People living with epilepsy often worry about how their condition will affect their day-to-day lives, but they can absolutely lead successful, fulfilling lives with proper treatment. This goes to show that epilepsy can be effectively managed with appropriate care and medication. However, skipping doses or taking prescribed medicines irregularly can severely reduce the impact of the drug on your body, leading to breakthrough seizures.
Forgetting to take your medication does not occur on purpose. Some people may be taking multiple medications at various times during the day while others may simply forget amid routine activities. All of these factors can get in the way of staying in control of your medication schedule.
To make it easier for you to remember your epilepsy medication, here are a few tips you can use.
1. Organize a Proper Medicine Routine:
Taking medications on time becomes easier when you have a strict routine in place.
2. Know your Medicines:
Make a list of the medications prescribed and learn their names, so you can recognize if the pharmacy makes any errors when filling the prescription. Understand what the medicine is intended to treat and its potential side effects so you can determine whether a medication is working appropriately. Stay informed about the medicine doses and how frequently you need to take them to avoid the possibility of under-or over- dosing. Keeping these details in mind helps you remember to take your medication appropriately.
3. Keep your Doctor Informed:
If there are issues with your medication adherence, have a discussion about it with your doctor. In this way, your medical professional can work around finding a simpler medication routine that is convenient for you. Based on this routine, they can accordingly specify the right dose and when you need to take it. Make sure you also consult your doctor on how to handle missed medication so you are aware of what can be done in case you forget to take a dose of medicine.
4. Make taking medicines simple:
Establish a routine by taking your meds after having a meal, or when getting ready for bed. Getting into the habit of taking your doses when it coincides with these regular activities makes it simple to remember your medication.
5. Cues and Tools for Taking Medication on Time:
There are times when you end up forgetting to take your medication even with the most well-organized routine. In this case, using certain cues or tools helps you stay on track with your medication schedule.
Pillboxes usually come with seven compartments, for every day of the week. Arranging the pills you need to take beforehand in these compartments makes it easy to remember how many tablets you need to take. If you tend to forget, all you have to do is examine the pillbox. If the compartment is empty, you will know that you are on track with your medication routine. Keeping the pillbox in plain sight makes it easy to spot and serves as a good reminder for taking your dose of medication on time.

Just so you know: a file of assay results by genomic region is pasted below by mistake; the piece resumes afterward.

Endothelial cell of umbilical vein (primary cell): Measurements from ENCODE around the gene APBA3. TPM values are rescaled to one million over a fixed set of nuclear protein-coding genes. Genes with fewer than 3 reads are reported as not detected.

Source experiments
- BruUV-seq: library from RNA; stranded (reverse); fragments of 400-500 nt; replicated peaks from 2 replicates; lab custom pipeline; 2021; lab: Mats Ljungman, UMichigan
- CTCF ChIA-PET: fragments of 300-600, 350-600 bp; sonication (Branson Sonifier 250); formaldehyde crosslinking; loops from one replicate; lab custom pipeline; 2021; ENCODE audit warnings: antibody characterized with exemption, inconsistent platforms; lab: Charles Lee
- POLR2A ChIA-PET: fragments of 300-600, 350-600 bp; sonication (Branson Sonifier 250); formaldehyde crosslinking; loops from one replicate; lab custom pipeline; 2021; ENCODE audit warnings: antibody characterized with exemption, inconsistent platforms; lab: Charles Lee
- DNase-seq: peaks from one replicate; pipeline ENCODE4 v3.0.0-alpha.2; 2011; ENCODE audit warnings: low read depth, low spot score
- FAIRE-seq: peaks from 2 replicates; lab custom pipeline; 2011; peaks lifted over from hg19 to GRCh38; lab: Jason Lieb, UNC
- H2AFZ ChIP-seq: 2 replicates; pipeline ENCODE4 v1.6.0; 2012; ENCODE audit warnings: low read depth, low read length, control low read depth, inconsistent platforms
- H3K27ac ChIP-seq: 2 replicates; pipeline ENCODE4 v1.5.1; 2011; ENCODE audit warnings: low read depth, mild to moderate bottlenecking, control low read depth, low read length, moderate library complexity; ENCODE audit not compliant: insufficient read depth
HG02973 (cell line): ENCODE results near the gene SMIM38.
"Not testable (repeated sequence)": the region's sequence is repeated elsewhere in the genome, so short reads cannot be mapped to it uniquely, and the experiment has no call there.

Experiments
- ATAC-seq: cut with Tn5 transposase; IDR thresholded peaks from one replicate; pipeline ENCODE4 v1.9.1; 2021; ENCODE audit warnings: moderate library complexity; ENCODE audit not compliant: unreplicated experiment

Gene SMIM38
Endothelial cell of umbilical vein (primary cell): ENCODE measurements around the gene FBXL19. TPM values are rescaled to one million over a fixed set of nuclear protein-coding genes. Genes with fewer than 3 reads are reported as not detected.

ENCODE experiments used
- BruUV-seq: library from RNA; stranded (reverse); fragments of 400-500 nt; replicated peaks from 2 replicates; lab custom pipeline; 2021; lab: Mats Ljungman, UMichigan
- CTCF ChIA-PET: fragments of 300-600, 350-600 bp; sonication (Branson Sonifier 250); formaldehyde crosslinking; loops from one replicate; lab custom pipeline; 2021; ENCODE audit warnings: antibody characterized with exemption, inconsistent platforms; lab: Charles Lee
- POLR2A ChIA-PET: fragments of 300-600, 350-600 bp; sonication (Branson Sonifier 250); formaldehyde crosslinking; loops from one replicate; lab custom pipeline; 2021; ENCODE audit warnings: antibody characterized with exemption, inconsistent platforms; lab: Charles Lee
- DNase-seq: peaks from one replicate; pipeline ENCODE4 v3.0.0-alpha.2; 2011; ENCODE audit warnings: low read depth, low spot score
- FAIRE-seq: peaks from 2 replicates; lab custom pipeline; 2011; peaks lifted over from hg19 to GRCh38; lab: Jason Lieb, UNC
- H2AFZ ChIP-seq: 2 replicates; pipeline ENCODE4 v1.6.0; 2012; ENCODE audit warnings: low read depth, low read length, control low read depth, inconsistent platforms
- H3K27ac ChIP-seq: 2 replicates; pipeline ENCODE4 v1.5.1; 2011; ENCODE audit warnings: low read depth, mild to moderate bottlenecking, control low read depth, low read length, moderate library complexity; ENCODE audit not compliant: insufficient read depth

7. Calendars and sticky notes:
Use a calendar or draw a table with a list of your medicines along with a checkbox for the morning, evening, and afternoon. You can use the table to check off the days and times you take your medicine. Alternatively, place sticky notes around prominent places in your home, such as bathroom cabinets or on the top of your microwave, to easily spot cues that keep you on schedule. Try placing a sticky note on the fridge which reminds you to take your dose after breakfast.
8. Alarms and smartphones:
Some individuals prefer a watch with an alarm that beeps when their meds are due. Alternatively, using your smartphone also works well as you can set a date, time, and message to remember a task. There are apps available for download on your smartphone, including the Inspyre™ by SmartMonitor(compatible with Apple watches and Samsung watches). In this way, you can set reminders and never miss out on your doses of medication.
When staying with your caregivers, remember to keep a few doses of medication at their residence so you continue taking your meds on time even when away from your home. If running out of medicines at home is a problem, keep a one-week emergency supply handy so that this shortage does not prevent you from taking your medicines when due. This leaves you with enough time to reorder your medicine from the pharmacy.
Keeping these careful and controlled adjustments in mind make it stress-free for you to take your medications from time to time. Got any handy tips that you follow? Let us know in the comments below. You may also like to read our blog posts on seizure alert dogs, what not to say to someone with epilepsy and COVID care for kids with epilepsy